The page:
Perhaps, given my age, I should be viewing autumn differently, but it remains my favorite season. I remember a wildly romantic cousin of my mothers who gazed out the window, and with her eyes full of tears, murmured: Autumn is such a sad time of year. She was referring to the leaves falling, of course, and equating it with her own late middle age. Now that I am in my 60s and can see that my own winter is not too far ahead, I should probably feel the same way, but I dont. I am exhilarated by this season. Autumn brings a message of survival: the trees call back the nutrients manufactured by their leaves, storing the food deep in their roots to sustain them through winter, a harvest all their own. Autumn even brings the promise of renewal, as the falling leaves make room for springs new leaves to grow.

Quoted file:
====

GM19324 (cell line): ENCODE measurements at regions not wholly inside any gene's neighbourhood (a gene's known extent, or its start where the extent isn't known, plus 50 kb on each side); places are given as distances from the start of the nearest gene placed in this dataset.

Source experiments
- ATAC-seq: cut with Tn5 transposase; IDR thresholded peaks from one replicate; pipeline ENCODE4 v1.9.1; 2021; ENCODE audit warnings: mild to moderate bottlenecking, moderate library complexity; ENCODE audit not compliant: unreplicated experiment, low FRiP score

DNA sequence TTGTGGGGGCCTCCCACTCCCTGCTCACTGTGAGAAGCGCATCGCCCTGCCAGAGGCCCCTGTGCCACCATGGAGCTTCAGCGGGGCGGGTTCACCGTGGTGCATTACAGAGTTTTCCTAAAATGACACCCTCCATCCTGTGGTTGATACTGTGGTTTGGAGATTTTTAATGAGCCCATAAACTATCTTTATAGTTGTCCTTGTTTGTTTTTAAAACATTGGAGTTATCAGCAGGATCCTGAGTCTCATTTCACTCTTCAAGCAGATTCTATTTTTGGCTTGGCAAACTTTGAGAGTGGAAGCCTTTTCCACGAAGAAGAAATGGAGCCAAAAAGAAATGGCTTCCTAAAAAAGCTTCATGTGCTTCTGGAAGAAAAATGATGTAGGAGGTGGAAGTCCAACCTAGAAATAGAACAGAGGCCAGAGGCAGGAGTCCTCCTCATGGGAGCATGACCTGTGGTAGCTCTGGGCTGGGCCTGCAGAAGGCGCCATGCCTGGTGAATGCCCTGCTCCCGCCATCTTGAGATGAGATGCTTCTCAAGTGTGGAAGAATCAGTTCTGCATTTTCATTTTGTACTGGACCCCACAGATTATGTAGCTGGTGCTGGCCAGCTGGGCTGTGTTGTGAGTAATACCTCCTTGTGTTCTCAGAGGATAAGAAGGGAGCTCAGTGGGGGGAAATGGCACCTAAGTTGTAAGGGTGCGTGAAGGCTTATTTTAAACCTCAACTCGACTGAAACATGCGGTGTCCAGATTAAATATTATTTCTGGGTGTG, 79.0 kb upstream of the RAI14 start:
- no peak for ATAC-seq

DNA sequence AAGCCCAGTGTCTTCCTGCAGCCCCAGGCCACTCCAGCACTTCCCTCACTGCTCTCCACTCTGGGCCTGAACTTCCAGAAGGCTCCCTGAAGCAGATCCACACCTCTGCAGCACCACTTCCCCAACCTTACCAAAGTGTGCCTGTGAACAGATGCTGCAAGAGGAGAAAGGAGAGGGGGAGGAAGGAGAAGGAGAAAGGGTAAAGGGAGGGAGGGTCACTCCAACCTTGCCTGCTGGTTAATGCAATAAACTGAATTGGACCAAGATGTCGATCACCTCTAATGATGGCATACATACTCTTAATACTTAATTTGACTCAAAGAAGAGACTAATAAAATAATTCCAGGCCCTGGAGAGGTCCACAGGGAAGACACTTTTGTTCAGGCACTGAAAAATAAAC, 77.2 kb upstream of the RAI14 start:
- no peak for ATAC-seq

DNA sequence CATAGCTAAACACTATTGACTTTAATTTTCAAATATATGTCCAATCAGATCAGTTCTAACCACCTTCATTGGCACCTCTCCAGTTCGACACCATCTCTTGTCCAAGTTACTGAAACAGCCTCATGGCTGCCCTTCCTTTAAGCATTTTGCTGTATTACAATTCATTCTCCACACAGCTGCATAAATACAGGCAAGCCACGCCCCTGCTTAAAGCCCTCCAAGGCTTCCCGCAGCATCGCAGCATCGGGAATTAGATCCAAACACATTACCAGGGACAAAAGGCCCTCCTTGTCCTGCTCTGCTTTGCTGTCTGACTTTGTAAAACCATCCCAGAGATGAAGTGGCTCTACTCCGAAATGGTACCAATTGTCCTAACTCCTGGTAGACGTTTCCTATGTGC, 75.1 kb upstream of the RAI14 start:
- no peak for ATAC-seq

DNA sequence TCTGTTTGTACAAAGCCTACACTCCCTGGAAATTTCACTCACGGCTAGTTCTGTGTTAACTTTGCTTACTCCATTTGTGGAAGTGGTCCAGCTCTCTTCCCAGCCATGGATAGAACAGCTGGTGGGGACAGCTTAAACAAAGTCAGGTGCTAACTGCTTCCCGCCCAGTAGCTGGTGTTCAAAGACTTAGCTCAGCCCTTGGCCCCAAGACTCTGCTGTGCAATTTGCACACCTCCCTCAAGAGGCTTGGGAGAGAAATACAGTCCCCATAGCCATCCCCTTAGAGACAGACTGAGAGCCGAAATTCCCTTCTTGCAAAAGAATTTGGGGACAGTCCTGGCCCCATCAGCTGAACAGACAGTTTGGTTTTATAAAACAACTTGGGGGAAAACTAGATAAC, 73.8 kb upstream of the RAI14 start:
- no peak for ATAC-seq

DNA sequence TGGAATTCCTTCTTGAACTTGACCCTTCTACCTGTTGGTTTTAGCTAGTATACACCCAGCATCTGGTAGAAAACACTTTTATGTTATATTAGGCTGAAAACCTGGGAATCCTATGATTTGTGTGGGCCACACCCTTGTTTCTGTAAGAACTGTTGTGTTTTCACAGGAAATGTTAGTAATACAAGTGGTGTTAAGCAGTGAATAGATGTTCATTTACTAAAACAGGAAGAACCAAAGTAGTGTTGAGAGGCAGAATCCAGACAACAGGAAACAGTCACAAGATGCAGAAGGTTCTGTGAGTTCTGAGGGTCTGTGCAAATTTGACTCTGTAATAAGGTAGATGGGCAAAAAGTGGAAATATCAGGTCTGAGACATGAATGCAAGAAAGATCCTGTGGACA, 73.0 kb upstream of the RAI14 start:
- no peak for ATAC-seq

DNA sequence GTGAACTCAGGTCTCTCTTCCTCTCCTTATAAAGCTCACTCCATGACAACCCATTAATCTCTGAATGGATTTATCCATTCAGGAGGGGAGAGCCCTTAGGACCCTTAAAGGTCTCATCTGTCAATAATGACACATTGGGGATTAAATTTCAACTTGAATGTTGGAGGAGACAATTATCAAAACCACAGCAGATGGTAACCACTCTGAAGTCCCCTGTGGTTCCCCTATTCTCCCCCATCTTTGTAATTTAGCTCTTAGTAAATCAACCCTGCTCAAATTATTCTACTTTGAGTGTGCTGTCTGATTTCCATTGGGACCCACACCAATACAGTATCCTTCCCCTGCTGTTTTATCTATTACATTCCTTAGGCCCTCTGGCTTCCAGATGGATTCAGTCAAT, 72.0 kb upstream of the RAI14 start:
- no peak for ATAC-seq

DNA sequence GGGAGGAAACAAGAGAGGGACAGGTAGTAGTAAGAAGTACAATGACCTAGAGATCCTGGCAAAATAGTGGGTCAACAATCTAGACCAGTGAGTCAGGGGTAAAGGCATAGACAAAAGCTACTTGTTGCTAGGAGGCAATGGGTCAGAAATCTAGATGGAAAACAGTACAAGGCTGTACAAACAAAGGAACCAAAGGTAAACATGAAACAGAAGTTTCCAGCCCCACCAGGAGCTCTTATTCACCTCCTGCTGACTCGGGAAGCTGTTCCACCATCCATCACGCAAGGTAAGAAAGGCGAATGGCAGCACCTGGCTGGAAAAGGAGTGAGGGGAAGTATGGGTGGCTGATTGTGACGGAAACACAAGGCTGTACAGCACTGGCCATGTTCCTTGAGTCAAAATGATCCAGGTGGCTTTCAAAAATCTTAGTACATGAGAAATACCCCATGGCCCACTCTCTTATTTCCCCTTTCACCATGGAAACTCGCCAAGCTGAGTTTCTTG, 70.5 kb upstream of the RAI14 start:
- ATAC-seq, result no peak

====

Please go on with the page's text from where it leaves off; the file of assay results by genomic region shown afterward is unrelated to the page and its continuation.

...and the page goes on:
On a personal level, fall means the start of school, all those bright faces and the smell of a freshly-varnished gym floor and the crispness of new textbooks. It means needing a warm sweatshirt for an invigorating walk on a cool morning. It means making soups and stews and baking bread. It means a fire in the fireplace, and lights on against the early dark. It means the promise of family gatherings and celebratory times. It means my birthday, when I hear from friends whose attention makes me feel terrific. 
     My feisty little grandmother referred to being in the autumn of my life well into her 90s. Thats probably a good attitude if you can sustain it. I am certainly going to try, because the only trouble with the real thing is that its far too short. Go out and kick some leaves and check out the clear autumn sky. Theyll be gone before you know it.